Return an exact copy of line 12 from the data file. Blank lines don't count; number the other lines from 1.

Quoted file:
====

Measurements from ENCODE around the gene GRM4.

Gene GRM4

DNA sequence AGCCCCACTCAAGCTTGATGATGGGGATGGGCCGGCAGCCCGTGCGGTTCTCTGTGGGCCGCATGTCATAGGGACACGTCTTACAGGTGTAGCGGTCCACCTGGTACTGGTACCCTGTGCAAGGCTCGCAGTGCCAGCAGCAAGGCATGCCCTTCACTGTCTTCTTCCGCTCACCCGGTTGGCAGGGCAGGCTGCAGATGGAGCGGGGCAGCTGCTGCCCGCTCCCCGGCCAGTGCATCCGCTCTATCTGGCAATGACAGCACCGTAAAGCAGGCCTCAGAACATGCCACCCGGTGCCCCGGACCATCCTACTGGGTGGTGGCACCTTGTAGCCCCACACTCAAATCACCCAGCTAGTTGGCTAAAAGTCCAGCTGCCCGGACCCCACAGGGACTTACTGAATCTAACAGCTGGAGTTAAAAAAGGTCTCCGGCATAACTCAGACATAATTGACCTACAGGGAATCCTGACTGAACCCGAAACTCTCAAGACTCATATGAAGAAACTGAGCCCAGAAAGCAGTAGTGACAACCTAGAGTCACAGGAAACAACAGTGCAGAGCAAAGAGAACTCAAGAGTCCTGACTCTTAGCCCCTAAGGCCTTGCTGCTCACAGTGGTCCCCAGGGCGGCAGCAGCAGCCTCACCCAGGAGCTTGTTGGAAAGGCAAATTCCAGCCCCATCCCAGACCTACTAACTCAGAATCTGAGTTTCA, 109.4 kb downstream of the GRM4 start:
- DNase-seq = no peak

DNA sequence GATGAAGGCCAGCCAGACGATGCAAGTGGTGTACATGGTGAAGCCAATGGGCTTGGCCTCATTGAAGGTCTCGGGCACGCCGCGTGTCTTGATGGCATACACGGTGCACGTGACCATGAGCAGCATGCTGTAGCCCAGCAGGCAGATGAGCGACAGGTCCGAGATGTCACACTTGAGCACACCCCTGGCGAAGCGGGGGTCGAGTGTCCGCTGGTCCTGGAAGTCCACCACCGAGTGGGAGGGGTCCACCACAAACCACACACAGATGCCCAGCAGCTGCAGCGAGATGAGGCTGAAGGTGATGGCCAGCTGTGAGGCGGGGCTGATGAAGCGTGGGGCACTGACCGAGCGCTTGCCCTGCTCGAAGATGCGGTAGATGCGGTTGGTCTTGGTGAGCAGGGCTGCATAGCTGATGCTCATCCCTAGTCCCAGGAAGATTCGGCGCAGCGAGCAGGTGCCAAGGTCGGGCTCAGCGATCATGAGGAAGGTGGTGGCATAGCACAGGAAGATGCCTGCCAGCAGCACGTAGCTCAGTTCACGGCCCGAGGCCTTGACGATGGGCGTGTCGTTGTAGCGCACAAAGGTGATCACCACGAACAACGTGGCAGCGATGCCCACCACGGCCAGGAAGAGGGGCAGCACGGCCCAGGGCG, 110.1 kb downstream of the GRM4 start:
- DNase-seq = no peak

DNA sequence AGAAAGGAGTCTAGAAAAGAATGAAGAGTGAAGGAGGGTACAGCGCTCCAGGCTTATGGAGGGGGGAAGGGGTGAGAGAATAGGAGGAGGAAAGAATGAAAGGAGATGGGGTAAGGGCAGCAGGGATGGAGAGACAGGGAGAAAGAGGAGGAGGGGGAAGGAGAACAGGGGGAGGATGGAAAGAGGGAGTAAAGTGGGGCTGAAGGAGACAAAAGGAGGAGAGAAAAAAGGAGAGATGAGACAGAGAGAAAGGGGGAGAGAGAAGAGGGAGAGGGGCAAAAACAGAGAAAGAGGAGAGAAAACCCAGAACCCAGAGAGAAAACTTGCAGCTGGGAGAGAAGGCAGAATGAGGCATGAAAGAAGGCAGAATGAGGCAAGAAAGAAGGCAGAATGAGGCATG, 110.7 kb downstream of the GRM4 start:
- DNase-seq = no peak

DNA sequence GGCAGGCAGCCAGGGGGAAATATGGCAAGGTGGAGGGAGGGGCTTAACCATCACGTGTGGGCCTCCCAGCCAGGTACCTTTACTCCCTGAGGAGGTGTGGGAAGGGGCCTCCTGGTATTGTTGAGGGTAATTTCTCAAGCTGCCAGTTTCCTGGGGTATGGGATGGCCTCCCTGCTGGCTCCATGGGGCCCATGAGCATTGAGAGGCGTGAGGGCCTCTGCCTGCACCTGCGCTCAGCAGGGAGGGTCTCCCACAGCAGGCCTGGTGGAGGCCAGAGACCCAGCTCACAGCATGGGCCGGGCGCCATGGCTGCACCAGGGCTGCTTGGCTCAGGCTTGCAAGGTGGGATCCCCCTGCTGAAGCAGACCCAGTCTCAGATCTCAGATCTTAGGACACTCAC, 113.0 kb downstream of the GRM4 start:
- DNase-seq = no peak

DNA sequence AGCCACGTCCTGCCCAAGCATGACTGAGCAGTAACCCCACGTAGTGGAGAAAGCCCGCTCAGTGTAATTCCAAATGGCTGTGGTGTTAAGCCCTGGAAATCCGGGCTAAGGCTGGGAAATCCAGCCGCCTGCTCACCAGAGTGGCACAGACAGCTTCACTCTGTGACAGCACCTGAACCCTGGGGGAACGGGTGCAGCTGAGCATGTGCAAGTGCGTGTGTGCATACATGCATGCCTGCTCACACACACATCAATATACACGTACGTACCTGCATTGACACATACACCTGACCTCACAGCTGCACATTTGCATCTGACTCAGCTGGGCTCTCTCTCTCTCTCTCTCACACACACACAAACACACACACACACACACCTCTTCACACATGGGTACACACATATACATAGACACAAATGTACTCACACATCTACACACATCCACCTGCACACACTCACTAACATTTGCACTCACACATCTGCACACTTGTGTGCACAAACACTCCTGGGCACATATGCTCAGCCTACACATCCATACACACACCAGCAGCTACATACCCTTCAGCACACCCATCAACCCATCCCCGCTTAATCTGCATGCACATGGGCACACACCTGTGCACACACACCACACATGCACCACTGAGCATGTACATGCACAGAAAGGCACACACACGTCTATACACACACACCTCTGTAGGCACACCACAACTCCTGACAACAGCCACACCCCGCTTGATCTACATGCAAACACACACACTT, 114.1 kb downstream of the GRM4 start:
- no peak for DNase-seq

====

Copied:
- no peak for DNase-seq